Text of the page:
Ric Simmons

Chief Justice Thomas J. Moyer Professor for the Administration of Justice and Rule of Law
Ric  Simmons
Contact Information:

(614) 292-2829 Drinko 315

  • B.A., Stanford University, Political Science, 1990
  • M.A., Stanford University, International Policy Studies, 1991
  • J.D., Columbia University School of Law, 1994

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Curriculum Vitae Faculty Scholarship Bibliography

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Areas of Expertise:
  • Criminal Law
  • Evidence

Professor Ric Simmons joined The Ohio State University Moritz College of Law faculty in 2003. He is a graduate of Columbia Law School, where he was a Stone Scholar and a senior editor of the Columbia Law Review.

Following law school, he clerked for the Honorable Laughlin E. Waters of the Central District of California.

Professor Simmons served for four years as an assistant district attorney for New York County and was an acting assistant professor at New York University School of Law from June 2000 through June 2003.

Professor Simmons is also the creator and editor of the website, which assists voters in choosing candidates in judicial elections. The website allows voters to take a quiz to determine their preferences for the type of judge they want and then provides a recommendation based on those preferences. The website also contains commentary about the judicial election process and a blog with current news regarding judicial election campaigns.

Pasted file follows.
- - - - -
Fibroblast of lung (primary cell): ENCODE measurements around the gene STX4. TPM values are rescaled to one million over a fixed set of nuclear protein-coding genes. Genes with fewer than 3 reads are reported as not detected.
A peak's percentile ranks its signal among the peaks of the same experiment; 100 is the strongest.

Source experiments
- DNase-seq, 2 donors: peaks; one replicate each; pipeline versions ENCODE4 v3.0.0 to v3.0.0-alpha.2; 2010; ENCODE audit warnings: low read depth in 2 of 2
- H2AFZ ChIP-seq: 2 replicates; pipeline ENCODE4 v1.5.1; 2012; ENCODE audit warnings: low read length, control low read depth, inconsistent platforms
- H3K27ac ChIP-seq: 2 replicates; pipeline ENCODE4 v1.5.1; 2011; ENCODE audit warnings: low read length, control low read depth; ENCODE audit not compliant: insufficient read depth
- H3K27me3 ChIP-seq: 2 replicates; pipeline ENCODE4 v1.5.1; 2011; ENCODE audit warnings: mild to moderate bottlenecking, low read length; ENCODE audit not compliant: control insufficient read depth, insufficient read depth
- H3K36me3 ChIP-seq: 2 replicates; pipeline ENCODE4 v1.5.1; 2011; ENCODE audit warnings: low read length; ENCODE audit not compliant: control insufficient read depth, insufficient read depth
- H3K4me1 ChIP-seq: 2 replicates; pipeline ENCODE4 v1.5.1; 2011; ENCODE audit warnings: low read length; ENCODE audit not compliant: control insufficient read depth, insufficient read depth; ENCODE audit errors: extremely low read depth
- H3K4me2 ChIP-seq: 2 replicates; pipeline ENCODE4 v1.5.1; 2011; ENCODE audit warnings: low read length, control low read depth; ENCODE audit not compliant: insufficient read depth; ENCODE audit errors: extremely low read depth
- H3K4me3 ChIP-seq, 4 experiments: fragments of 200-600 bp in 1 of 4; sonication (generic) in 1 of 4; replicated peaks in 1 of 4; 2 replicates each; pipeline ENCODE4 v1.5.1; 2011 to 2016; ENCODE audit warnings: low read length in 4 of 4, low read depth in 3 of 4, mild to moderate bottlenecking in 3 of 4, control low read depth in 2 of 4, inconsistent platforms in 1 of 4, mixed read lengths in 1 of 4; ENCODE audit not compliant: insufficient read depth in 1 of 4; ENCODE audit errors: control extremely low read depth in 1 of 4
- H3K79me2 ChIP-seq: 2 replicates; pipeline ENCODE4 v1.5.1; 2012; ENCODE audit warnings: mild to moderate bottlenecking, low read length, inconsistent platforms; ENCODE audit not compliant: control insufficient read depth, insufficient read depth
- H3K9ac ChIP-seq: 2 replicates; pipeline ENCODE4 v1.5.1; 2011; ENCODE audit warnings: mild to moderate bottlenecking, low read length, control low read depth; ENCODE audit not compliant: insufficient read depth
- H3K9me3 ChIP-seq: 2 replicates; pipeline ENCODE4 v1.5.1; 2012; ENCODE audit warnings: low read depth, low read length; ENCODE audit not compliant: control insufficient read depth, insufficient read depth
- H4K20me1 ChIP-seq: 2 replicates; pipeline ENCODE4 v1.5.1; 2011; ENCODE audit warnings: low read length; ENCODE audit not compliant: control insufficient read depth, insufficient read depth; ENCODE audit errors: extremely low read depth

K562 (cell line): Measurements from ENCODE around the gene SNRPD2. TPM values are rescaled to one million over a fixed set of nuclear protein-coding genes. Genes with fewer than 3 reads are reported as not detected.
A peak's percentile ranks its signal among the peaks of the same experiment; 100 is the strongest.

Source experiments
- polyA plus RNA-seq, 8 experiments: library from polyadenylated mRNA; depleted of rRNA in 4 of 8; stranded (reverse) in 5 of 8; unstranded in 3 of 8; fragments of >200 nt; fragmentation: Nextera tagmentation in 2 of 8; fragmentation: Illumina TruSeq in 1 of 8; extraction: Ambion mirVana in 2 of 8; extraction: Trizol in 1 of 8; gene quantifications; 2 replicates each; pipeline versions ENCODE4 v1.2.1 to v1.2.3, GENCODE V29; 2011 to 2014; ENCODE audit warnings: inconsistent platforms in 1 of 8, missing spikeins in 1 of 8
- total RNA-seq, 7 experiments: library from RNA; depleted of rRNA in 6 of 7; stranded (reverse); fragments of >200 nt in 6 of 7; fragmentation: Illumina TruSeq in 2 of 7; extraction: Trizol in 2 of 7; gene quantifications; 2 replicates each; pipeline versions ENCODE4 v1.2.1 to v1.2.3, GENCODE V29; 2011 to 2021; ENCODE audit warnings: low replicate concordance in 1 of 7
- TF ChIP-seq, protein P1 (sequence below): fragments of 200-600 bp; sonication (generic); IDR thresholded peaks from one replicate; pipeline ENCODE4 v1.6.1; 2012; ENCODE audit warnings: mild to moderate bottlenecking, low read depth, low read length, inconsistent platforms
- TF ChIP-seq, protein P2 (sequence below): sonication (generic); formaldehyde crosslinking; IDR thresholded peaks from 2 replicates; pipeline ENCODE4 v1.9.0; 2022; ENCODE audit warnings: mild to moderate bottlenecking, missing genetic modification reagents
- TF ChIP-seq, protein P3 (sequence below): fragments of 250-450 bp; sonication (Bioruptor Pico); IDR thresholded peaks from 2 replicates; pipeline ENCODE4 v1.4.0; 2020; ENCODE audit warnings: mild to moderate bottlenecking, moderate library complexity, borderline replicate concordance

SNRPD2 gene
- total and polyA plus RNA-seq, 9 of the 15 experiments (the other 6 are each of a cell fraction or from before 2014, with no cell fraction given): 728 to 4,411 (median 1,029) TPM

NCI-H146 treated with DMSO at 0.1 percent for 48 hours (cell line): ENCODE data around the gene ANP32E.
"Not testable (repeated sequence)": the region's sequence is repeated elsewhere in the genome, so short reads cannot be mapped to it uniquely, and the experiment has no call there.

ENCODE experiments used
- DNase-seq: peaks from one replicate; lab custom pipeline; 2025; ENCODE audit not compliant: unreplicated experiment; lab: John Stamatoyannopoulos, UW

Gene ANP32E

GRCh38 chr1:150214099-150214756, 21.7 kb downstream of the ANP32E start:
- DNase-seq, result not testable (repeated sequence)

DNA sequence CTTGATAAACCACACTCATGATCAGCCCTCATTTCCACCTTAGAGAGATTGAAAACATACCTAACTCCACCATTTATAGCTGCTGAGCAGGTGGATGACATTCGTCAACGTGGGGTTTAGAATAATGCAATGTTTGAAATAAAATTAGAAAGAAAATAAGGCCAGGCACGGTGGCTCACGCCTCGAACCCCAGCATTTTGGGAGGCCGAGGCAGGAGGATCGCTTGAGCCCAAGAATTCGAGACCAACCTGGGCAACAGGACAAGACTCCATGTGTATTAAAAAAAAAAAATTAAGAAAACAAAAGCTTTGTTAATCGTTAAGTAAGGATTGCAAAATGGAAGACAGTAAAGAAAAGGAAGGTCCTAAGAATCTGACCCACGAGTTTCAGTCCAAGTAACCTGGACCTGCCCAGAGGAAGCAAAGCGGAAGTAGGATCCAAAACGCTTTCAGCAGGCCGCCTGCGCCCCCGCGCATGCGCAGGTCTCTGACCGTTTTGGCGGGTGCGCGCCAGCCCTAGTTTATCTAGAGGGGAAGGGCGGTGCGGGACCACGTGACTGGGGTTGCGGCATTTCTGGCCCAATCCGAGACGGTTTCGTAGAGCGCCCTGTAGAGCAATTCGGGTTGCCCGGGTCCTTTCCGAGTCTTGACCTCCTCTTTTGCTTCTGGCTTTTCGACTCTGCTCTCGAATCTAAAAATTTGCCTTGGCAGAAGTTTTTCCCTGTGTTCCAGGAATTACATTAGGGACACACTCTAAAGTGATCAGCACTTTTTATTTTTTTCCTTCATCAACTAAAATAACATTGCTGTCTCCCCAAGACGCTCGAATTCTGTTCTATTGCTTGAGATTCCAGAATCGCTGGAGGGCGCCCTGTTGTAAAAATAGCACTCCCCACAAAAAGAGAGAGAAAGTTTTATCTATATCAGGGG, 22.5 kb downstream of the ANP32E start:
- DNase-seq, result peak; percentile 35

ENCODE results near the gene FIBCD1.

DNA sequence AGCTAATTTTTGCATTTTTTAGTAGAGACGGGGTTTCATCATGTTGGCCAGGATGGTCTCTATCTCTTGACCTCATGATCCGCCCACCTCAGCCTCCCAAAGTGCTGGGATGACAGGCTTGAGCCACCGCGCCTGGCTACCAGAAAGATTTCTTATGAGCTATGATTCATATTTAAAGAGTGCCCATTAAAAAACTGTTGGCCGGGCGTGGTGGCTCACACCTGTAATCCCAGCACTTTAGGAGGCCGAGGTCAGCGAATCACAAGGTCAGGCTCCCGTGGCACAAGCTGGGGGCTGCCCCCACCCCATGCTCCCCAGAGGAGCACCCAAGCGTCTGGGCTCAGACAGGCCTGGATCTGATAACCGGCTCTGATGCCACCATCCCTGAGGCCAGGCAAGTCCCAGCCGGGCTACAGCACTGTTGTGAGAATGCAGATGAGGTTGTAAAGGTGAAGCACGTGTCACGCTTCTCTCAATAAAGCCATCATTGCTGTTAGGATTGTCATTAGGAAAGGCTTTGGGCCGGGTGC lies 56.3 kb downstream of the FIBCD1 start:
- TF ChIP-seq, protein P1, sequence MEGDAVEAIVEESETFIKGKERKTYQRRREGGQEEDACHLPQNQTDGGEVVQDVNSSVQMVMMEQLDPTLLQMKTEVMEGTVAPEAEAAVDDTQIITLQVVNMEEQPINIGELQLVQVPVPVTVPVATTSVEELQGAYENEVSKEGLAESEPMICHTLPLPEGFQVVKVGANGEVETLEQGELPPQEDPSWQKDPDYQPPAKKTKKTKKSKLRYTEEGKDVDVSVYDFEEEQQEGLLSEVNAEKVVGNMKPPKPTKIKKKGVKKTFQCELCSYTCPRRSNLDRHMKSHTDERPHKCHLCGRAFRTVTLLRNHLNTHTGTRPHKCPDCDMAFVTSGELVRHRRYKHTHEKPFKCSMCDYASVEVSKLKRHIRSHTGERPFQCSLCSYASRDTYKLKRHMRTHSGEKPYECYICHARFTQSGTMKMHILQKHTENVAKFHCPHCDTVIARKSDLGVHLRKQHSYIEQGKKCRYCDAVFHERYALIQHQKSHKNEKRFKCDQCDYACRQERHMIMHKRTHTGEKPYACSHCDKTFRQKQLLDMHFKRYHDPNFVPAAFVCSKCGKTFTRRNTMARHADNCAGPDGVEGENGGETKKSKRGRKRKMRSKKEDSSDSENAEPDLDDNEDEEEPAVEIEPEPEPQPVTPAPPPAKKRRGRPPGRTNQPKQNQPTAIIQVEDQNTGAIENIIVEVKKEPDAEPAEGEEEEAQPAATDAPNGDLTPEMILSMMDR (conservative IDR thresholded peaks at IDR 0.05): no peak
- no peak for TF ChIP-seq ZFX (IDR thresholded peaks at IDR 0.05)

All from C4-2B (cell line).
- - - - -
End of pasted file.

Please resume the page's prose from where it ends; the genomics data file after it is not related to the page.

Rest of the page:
He teaches Evidence, Criminal Law, and the Prosecution Clinic.

Selected Publications:

  • Re-Examining the Grand Jury: Is there Room for Democracy in our Criminal Justice System?, 82 Boston University Law Review 1 (2002) (excerpted in Joshua Dressler & George C. Thomas, Criminal Procedure: Principles, Policies, and Perspectives (2d ed. 2002).
  • From Katz to Kyllo: A Blueprint for Adapting the Fourth Amendment to Twenty-First Century Technologies, 53 Hastings law Journal 6 (2002) (reprinted in Search and Seizure Law Report, Vol. 30, No. 5 (May 2003).
  • Can Winston Save Us from Big Brother? The Need for Judicial Consistency in Regulating Hyper-Intrusive Searches, 55 Rutgers Law Review 547 (Winter 2003).
  • Technology-Enhanced Surveillance by Law Enforcement Officials, 60 New York University Annual Survey of American Law 711 (2005).
  • Not “Voluntary” but Still Reasonable: A New Paradigm for Consensual Searches, 80 Indiana Law Journal 773 (2005).
  • The Two Unanswered Questions of Illinois v. Caballes: How to Make the World Safe for Binary Searches, 80 Tulane Law Review 411 (2006).
  • Conquering the Province of the Jury: Expert Testimony and the Professionalization of Fact-Finding, 74 University of Cincinnati Law Review 1013 (2006).
  • The Audience for an Evidence Class: Teaching to Litigators, Scholars, or Bar-Examinees? 50 St. Louis Univ. Law Journal 1063 (2006).
  • Why 2007 is not 1984: A Broader Perspective on Technology’s Effect on Privacy and the Fourth Amendment, 97 Journal of Criminal Law and Criminology (2007).
  • Private Criminal Justice, 42 Wake Forest Law Review 911 (2007).
  • Learning Evidence: From the Federal Rules to the Courtroom (with co-author Debby Merritt) (2009 West Publishing).